Capture a Street Photography Portrait
Capture a Street Photography Portrait
16. Capture a Street Photography Portrait
The Power of Mobile Photography to Tell Stories17:32 2
How I Define a Cultural Event08:08 3
Aesthetic Considerations when Photographing a Cultural Event07:03 4
Interact with People when Photographing a Cultural Event06:23 5
Capture a Portrait at a Cultural Event18:52 6
Edit and Share Your Images: Cultural Event20:31 7
Cultural Event Smart Phone Photo Critique20:47 8
How I Define an Intimate Event11:54
Aesthetic Considerations when Photographing an Intimate Event11:51 10
Interact with People when Photographing an Intimate Event06:29 11
Capture a Portrait at an Intimate Event10:18 12
Edit and Share Your Images: Intimate Event24:39 13
Intimate Event Mobile Photo Critique15:09 14
How I Define Street Photography21:23 15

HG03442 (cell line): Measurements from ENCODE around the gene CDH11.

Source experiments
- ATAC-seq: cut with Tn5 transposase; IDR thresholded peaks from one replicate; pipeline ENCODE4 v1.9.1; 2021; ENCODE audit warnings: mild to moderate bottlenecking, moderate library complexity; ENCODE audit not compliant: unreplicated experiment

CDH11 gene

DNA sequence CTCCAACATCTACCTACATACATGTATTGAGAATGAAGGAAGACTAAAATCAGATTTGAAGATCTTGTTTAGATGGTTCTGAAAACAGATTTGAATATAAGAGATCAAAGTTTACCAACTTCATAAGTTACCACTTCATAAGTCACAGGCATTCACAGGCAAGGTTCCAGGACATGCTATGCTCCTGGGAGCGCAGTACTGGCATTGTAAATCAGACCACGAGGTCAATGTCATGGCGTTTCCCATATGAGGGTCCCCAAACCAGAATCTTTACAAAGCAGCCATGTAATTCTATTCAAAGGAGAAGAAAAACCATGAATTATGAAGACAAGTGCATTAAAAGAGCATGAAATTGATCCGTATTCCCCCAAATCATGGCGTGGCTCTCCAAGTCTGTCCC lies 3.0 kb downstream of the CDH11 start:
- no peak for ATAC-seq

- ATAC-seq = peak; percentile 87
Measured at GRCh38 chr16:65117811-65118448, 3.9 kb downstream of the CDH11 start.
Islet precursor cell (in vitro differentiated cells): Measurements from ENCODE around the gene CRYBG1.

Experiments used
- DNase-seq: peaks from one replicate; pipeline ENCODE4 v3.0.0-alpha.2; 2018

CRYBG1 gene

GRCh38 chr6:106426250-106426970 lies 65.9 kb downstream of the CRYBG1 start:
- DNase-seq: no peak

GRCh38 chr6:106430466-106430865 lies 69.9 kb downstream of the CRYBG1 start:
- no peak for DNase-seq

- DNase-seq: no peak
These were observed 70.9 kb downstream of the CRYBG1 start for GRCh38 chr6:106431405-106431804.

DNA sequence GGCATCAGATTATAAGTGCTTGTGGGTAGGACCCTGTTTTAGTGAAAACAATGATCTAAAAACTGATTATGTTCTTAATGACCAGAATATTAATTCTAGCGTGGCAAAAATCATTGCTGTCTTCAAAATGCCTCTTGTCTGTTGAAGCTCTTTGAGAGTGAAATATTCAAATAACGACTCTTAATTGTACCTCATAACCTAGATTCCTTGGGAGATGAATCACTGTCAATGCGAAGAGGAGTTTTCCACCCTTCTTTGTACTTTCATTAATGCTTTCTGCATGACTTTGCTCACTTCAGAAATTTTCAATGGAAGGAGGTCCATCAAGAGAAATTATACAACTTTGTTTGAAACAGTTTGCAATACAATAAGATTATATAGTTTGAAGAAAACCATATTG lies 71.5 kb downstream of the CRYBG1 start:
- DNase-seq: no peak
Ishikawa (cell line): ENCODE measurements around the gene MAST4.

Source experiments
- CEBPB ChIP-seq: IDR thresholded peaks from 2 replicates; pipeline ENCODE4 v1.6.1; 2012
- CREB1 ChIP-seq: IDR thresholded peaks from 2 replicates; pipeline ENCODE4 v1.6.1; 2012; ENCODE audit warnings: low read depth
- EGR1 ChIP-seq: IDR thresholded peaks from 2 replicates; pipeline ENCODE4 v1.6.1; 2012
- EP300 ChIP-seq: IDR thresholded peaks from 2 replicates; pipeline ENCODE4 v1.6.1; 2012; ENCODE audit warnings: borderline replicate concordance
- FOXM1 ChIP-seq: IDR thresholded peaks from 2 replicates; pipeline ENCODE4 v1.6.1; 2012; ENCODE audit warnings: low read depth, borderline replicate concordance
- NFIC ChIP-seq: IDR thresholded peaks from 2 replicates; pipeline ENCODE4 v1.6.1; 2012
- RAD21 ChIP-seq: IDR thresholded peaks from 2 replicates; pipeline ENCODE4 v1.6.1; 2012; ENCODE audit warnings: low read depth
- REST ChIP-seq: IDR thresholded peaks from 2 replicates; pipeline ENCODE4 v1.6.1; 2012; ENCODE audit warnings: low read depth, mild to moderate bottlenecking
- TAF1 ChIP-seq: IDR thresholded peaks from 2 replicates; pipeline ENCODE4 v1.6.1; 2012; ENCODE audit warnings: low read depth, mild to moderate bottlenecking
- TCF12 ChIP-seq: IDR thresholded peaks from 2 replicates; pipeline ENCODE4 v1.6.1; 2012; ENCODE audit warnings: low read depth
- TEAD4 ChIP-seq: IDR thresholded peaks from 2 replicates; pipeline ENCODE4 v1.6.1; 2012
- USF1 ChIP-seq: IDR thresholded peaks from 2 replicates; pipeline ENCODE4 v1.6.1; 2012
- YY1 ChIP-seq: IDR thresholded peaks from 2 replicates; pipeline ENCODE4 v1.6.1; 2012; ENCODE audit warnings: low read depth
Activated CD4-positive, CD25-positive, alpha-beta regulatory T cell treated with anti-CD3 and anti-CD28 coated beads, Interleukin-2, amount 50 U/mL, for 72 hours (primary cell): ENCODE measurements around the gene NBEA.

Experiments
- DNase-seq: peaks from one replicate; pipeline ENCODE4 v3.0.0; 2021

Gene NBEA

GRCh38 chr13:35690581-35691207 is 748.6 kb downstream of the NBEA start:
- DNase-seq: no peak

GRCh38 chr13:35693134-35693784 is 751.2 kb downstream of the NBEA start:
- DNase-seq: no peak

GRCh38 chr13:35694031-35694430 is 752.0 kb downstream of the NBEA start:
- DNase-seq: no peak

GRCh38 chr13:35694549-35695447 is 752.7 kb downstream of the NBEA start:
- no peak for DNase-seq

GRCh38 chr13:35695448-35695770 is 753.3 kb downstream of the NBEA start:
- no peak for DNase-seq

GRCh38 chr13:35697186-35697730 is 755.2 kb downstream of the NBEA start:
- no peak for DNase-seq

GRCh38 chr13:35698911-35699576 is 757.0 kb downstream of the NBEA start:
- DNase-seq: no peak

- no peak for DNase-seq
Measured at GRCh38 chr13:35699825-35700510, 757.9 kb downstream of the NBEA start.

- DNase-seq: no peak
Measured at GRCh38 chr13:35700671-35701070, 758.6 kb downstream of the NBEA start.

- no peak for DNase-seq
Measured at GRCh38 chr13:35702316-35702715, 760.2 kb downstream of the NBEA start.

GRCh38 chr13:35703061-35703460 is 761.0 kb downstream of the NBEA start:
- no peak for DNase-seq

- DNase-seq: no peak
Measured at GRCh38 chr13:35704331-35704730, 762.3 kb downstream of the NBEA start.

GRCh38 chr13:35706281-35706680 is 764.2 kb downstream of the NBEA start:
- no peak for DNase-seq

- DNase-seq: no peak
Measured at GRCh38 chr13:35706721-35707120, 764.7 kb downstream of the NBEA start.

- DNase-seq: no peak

Aesthetic Considerations when Shooting Street Photography17:52 16
Capture a Street Photography Portrait15:02 17
How to Create a Double Exposure13:30 18
Edit and Share Your Images: Street Photography05:30 19
Street Photography Smart Phone Photo Critique11:35 20
Skype Interveiw with Pei Ketron14:27 21
Where Mobile Photography Can Take You03:26
Capture a Street Photography Portrait
Capturing a street photography portrait. You know, in this case usually I will because it's not a pre-planned thing, right, so you show up at a place, or you're walking down the street somewhere, you know, you've just arrived in Paris or wherever and you're out looking at things. You know, if I want to do a portrait of someone, it's usually because someone hase caught my eye. There's some distinguishing characteristic, or the way they're dressed, the way they look, that will compel me to actually go up to them and introduce myself, and ask permission. Okay? So in that case, you know, you definitely have to be charming and strong, and again, not be kinda creepy and all anxiety-ridden. I guess charming is really the key. And then also, depending on the subject's gender and the circumstance around that, that's also really important. I'm hypersensitive to that, that I'm a relatively big guy, not a massive, but I'm a relatively big guy, and that when I approach women, and especially certain...